Leaching Requirements of Pecan and Fruit Trees

Guide H-644
Ted Sammis, Water Specialist Esteban Herrera, Horticulture Specialist
College of Agriculture, Consumer and Environmental Sciences New Mexico State University. (Print Friendly PDF)

Irrigation water contains dissolved salts that can accumulate in the root zone as evapotranspiration (Et) removes irrigation water and leaves the salts behind. As excess quantities of soluble salt accumulate in the root zone, trees have difficulty in extracting water from the salty soil water solution, and transpiration and the resulting growth are reduced.

Excessive salinity build-up can be controlled by applying an additional amount of irrigation water often referred to as the "leaching requirement."

The Leaching Requirement 

The leaching requirement (LR) is the extra water needed for leaching expressed as a fraction or percentage (leaching percentage) of the total water penetrating the soil (DD). It has been defined by the U.S. Salinity Laboratory as the fraction of the irrigation water (DI) that must penetrate below the root zone to maintain salinity at a specified level.

				LR  =  ____

LR varies with the salinity tolerance of the crop and the salinity of the irrigation water. For general use, it is based on quantitative salinity measurements, although leaching requirements for specific salts may also be computed. The sodium content of some irrigation waters may impose serious limitations on its use on certain soils and must be considered in an overall leaching program.

Slow soil permeability, shallow water tables, or restricted subsurface drainages may interfere with adequate leaching. Where these conditions exist, drainage must be improved before soil salinity can be reduced by leaching. In fact, poor drainage often causes excessive accumulations of salt in soil even when relatively good-quality water is used.

The LR Equation 

LR can also be calculated by dividing the electrical conductivity of the irrigation water (ECiw) by the electrical conductivity of water draining from the bottom of the root zone (FCdw). In practice, the ECdw value is not readily available, and the U.S. Salinity Laboratory recommends using the average electrical conductivity of the soil solution extract (ECe) and the ECiw to determine LR.

			LR  =  ________________
				5(ECe) - EC iw

Fig. 1 shows the relationship between the salinity of the applied water and the salinity of the soil water saturation extract for different LRs.


salinity graph

Fig. 1

Growth reduction does not occur in a tree until a threshold level of salinity is reached, and then growth decreases in a linear amount with increasing salinity. Relative growth rate (RGR) reduction for selected soil salinity levels in trees is presented in table 1.

Table 1. Salinity (measured as electrical conductivity) tolerance of trees as a function of (EC x 10 (3rd power)) in soil saturation extract.

Representative		Conductivity of medium (µS/m)(to the (a) power)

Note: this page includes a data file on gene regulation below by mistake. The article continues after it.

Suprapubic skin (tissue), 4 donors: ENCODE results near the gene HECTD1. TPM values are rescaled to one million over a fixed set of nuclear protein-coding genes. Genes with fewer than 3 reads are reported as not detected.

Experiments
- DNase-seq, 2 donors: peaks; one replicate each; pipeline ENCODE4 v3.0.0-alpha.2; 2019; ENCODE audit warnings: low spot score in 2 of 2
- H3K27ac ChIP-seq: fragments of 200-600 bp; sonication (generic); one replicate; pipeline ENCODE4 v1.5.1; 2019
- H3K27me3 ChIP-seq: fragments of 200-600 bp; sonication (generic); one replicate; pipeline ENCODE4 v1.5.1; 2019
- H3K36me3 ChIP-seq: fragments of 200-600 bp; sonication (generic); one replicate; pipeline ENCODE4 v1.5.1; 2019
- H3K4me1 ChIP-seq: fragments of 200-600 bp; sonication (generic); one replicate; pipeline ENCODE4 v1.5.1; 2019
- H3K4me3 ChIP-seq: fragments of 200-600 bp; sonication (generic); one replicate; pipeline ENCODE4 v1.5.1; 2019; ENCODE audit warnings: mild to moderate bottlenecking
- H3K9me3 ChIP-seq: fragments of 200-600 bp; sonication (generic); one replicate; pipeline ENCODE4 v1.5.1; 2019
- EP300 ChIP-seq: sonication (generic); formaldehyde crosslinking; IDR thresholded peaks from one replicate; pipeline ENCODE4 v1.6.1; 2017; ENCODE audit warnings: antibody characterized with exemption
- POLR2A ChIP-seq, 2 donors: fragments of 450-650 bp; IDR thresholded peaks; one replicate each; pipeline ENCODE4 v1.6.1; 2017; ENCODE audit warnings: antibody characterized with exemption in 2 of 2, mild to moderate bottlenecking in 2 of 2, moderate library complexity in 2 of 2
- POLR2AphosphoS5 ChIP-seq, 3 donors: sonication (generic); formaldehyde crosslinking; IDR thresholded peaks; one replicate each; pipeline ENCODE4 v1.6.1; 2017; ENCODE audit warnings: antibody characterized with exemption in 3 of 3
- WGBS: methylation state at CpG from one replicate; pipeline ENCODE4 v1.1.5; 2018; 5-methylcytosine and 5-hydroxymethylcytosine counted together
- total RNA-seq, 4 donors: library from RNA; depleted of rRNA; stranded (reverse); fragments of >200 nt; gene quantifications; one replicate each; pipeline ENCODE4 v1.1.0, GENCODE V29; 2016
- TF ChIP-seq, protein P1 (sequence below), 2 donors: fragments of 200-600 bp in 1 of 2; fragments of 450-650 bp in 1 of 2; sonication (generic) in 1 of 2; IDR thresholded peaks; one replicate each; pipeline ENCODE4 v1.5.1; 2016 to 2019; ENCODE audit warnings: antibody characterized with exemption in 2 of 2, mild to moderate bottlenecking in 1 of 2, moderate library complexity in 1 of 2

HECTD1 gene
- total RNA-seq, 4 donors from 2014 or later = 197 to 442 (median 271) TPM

species		0% RGR		10% RGR		25% RGR		50% RGR
Apricot		  1.6		  2.0		  2.6		  3.7
Peach		  1.7		  2.2		  2.9		  4.1
Almond		  1.5		  2.0		  2.8		  4.1
Plum		  1.5		  2.1		  2.9		  4.3
Pecans		  2.0		  3.0		  4.5		  7.0
Grapes		  1.5		  2.6		  4.1		  6.7

(a) power = Electrical conductivity of a saturation extract (ECe) of the growing medium, measured in microSiemens per centimeter (= micronhos per centimeter).
Source: modified from Ayers (1977) and Handreck and Black (1984).

Applying the LR Concept 

To compute the LR, the salinity of the irrigation water and the salinity tolerance of the crop must be known. These values are furnished by the NMSU Cooperative Extension Service Soil and Water Testing Laboratory as EC x 10 (6th power). These values should be divided by 1,000 to be equivalent units, with values for ECe normally given as EC x 10 (3rd power) (table 1).

Example: To grow pecans irrigated with well water with an electrical conductivity of 1,700 x 10 (-6th power) mhos:

		EC x 10 (6th power) of irrigation water = 1,700.

To convert to

		ECiw x 10 (3rd power)   =     ________

					=  1.7 irrigation water

		EC x 10 (3rd power)	=  2.0 soil (from table 1).

From fig. 1, the leaching fraction should be 0.2. Therefore, in addition to the water supplied for consumptive use (Et) (the amount of water absorbed by the plants and lost by evaporation), an additional amount equal to 0.2 Et should be applied for leaching.

Assuming uniform water application, if the irrigation efficiency (the water stored in the root zone divided by the applied water) is greater than (1 - LR), then the LR should be used to calculate depth of irrigation water. If the application efficiency is less than (1 - LR), then the LR is already being satisfied.

Assuming an irrigation efficiency greater than (1 - LR), the depth of irrigation water (Diw) to maintain a steady-state salt balance is

				Et - Dr
			Diw =  _________,
				1 - LR

where Dr is runoff of applied irrigation water. It is assumed that all of the LR will be satisfied by irrigation water exclusive of any leaching by rainfall. If the value of Dr is assumed to be 0 and the intended Et for this irrigation is 3.0", then the depth of irrigation water is

			3.75" = (3.0 - 0) / (1 - 0.2)

This amount of water must be applied to the portion of the field receiving the smallest water application amount so that the LR over the rest of the field is 0.2 or more.

To find more resources for your business, home, or family, visit the College of Agricultural, Consumer and Environmental Sciences on the World Wide Web at pubs.nmsu.edu

Contents of publications may be freely reproduced for educational purposes. All other rights reserved. For permission to use publications for other purposes, contact pubs@nmsu.edu or the authors listed on the publication.

New Mexico State University is an equal opportunity/affirmative action employer and educator. NMSU and the U.S. Department of Agriculture cooperating.

February 2000, Las Cruces, NM